Bad Boy rapper Yung Joc just wants to have fun. And judging by the success of his first two singles last year, so do his listeners.
Bad Boy rapper Yung Joc just wants to have fun. And judging by the success of his first two singles last year, so do his listeners. Joc's "It's Goin' Down"—a ditty about clothes and cars that even spawned a "joccin' " dance—spent eight weeks atop the Hot R&B/Hip-Hop Songs chart and helped the rapper become Warner Music Group's No. 1 ringtone artist, according to the company. The similarly catchy follow-up, "I Know You See It," reached No. 5 on Hot R&B/Hip-Hop Songs.
But a third single, "Dope Boy Magic," which awkwardly cast Joc as a drug-slinger, failed to catch on. So on his sophomore album, "Hustlenomics," Joc is tailoring his rhymes to the younger fans he attracted with "It's Goin' Down" while attempting not to lose sight of the core hip-hop audience. Due Aug. 28, the set is led by the single "Coffee Shop," on which he implores, "Kids, please don't do drugs."
"I always hear parents tell me, 'My 5-year-old daughter loves you.' That's why I didn't want to talk about drugs when I talked about hustling on this record," the Georgia native says. "That's not what people expect from me. 'Coffee Shop' is fun because I know the kids feel me. The song's title is really about me selling everything. I used to cut hair, sell clothes, shoes, women's bags, accessories, cars, whatever, so my hustling headquarters is the coffee shop."
"Coffee Shop," featuring a high-pitched, childlike chorus and bouncy drums, is No. 39 on Hot R&B/Hip-Hop Songs. The video features Joc dressed as at least four different characters of varying height and weight, a la Eddie Murphy's turn in "The Nutty Professor."
Joc is enjoying extra visibility thanks to his cameo on T-Pain's long-running hit "Buy U a Drank (Shawty Snappin')," and also appears on Lloyd's "Get It Shawty."
"T-Pain and I were on tour, and I said we definitely had to do something together," Joc says. "He came to me in the studio and said, 'There is no way we're going to finish this album without you on it.' He let me hear five seconds of 'Buy U a Drank.' I went into the booth and knocked out three verses."
And in an effort to beat the sophomore jinx—which Joc says happens because most MCs don't have enough material to choose from—he's been recording since his debut, "New Joc City," dropped in 2006. Unlike on the first album, several big-name producers (the Neptunes, Cool & Dre, DJ Quik, Jazze Pha and Collipark) and guests (the Game, Snoop Dogg, Rick Ross and Jim Jones) appear on "Hustlenomics."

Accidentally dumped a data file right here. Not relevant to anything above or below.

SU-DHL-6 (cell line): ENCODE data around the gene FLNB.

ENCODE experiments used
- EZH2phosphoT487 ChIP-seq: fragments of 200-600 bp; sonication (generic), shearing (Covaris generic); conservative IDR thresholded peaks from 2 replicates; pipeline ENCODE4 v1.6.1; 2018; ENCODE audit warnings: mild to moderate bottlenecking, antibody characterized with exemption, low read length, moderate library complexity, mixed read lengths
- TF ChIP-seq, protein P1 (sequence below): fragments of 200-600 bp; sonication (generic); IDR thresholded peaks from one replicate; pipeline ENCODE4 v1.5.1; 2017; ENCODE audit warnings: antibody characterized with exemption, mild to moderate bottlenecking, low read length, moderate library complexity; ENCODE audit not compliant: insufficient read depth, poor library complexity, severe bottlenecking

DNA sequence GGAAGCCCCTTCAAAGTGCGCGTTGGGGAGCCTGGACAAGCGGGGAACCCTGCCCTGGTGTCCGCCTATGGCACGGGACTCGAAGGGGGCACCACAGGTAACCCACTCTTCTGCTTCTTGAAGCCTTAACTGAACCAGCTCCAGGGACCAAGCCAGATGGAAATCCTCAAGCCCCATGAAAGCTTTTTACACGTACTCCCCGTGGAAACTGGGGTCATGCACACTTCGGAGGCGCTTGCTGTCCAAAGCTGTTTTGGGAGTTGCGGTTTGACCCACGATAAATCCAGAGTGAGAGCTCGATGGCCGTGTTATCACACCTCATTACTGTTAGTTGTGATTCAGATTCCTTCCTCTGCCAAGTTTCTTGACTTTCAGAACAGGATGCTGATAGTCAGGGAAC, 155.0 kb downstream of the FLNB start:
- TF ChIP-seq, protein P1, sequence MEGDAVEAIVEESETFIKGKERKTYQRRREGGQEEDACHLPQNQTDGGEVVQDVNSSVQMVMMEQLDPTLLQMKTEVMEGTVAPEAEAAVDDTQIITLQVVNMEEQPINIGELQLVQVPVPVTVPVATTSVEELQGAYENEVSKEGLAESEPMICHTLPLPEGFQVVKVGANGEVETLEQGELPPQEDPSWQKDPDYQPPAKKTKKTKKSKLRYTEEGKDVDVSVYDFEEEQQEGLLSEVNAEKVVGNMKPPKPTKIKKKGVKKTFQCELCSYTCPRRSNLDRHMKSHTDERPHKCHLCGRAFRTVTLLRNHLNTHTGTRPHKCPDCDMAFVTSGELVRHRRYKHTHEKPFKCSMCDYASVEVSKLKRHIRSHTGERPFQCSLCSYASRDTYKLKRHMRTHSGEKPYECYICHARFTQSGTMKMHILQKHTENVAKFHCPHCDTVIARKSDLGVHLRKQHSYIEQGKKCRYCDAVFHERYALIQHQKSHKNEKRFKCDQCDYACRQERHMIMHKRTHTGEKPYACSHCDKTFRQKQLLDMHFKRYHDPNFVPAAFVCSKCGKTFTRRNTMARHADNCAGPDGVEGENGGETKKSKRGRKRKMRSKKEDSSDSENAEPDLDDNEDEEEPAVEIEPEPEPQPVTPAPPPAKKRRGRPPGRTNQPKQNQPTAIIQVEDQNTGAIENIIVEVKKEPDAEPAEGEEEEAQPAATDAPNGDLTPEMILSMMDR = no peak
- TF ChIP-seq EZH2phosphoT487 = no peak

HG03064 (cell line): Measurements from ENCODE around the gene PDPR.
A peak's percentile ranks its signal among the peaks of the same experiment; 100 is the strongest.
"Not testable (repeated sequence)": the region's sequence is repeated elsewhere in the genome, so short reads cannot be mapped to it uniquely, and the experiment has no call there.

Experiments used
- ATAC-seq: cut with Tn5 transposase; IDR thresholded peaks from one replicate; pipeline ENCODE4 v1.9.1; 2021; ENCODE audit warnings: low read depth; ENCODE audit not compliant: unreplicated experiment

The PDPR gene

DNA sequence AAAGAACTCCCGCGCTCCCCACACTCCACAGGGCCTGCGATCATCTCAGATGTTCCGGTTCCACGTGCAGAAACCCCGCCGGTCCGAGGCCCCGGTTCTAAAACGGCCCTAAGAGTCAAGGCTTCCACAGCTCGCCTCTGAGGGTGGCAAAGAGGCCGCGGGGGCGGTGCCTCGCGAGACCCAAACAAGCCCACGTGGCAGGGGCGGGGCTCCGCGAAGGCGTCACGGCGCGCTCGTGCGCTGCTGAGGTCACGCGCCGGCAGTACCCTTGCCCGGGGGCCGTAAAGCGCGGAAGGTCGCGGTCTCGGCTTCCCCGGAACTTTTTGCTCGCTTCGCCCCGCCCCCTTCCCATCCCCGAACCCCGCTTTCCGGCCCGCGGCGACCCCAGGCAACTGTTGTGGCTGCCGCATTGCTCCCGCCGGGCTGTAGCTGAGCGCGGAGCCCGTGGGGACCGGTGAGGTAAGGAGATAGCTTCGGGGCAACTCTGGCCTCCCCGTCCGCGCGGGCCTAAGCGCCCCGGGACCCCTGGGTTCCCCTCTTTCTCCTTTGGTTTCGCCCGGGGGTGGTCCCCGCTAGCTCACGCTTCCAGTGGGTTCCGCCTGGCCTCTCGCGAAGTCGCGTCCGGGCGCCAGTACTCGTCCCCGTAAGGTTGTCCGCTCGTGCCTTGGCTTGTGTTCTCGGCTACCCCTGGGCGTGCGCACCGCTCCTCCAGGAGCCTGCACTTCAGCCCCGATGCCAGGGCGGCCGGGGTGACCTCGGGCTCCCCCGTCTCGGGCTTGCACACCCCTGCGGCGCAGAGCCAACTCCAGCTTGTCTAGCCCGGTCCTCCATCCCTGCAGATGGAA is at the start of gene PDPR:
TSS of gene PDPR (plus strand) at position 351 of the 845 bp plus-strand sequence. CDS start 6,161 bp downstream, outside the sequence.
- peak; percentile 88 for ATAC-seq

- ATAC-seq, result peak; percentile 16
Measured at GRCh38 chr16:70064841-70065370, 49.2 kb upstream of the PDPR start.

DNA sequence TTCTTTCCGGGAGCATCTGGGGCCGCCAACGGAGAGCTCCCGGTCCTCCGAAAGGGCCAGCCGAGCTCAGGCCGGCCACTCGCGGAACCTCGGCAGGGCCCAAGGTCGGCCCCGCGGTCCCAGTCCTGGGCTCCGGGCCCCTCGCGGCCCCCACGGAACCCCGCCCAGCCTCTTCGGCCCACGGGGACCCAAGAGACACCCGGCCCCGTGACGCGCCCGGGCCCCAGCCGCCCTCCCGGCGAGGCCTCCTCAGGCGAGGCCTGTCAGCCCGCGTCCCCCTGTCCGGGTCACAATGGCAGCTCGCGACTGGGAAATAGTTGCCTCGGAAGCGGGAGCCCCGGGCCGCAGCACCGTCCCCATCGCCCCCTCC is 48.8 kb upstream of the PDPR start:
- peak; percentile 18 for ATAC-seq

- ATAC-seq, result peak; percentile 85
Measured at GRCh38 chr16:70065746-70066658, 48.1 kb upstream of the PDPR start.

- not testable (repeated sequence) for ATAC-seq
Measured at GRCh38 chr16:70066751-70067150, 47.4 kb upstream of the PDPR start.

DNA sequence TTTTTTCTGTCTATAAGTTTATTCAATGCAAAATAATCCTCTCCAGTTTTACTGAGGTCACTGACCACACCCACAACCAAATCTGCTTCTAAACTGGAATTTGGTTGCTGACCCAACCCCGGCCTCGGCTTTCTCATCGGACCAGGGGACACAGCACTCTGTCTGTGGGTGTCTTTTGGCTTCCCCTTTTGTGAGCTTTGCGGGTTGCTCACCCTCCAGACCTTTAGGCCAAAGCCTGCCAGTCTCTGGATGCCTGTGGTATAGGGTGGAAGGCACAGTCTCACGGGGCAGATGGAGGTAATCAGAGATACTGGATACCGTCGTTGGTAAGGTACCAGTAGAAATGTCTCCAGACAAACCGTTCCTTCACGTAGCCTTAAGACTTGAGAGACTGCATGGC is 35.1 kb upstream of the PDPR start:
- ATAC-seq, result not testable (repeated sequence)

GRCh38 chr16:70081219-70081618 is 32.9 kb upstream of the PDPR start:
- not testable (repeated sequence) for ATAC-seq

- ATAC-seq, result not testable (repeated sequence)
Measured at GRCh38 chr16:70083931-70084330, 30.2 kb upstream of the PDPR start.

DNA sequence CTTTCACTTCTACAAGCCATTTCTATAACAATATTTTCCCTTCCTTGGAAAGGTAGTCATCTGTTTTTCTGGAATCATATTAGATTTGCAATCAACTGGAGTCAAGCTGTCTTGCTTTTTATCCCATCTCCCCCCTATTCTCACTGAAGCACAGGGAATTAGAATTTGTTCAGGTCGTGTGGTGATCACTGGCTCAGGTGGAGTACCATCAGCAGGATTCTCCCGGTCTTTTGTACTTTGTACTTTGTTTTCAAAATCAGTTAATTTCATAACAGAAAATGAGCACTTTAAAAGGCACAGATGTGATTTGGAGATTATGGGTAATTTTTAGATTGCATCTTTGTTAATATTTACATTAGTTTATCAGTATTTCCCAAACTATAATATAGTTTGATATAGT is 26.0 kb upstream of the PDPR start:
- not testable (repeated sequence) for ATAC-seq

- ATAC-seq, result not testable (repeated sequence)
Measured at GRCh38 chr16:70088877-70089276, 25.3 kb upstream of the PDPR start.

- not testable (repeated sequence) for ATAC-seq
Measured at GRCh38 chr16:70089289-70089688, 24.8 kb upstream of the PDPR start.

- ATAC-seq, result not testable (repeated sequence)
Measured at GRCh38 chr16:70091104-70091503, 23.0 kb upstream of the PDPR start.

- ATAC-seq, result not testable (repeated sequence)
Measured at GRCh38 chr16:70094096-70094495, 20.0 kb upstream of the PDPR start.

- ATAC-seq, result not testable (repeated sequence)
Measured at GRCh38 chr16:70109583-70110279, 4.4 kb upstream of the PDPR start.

The subject matter is mostly light on such songs as the Trick Daddy-assisted "Chevy Smile" (about a car grill that looks like a wide-toothed grin). But the threat of violence looms over "Cut Throat," featuring The Game and Jim Jones, a reminder that hip-hop can't always be fun and games.
That dichotomy is on the mind of Bad Boy as it prepares its marketing plan. While the label's chief marketing officer Eric Wong says that "Joc is for the kids," he is also ensuring that the "Coffee Shop" video reaches the older-skewing MTV and MTV2. In addition, Joc is appearing on this summer's Screamfest tour alongside T.I. and Ciara.
Wong admits that the popularity of "It's Goin' Down" took Bad Boy by surprise, and as such, the label didn't fully capitalize on branding deals. This time, promotions are in place with AT&T and other major mobile carriers, and Joc is appearing in a Rockport shoe print campaign with singer Lyfe Jennings and actor Wood Harris.
Also on tap is the launch of Joc's own potato chips via Rap Snacks and a jewelry line through Icebox, the pieces for which he will design himself.
"Hustlenomics" will be Bad Boy's first release available in the Music Video Interactive format, allowing for the inclusion of behind-the-scenes footage, an artist interview and software for fans to create custom "Coffee Shop" remixes and ringtones.
"This game is about relationships and setups," Joc says. "And 'Buy U a Drank' is definitely the setup I needed and wanted. I'm very happy people are finally reaching out to Joc as a go-to guy."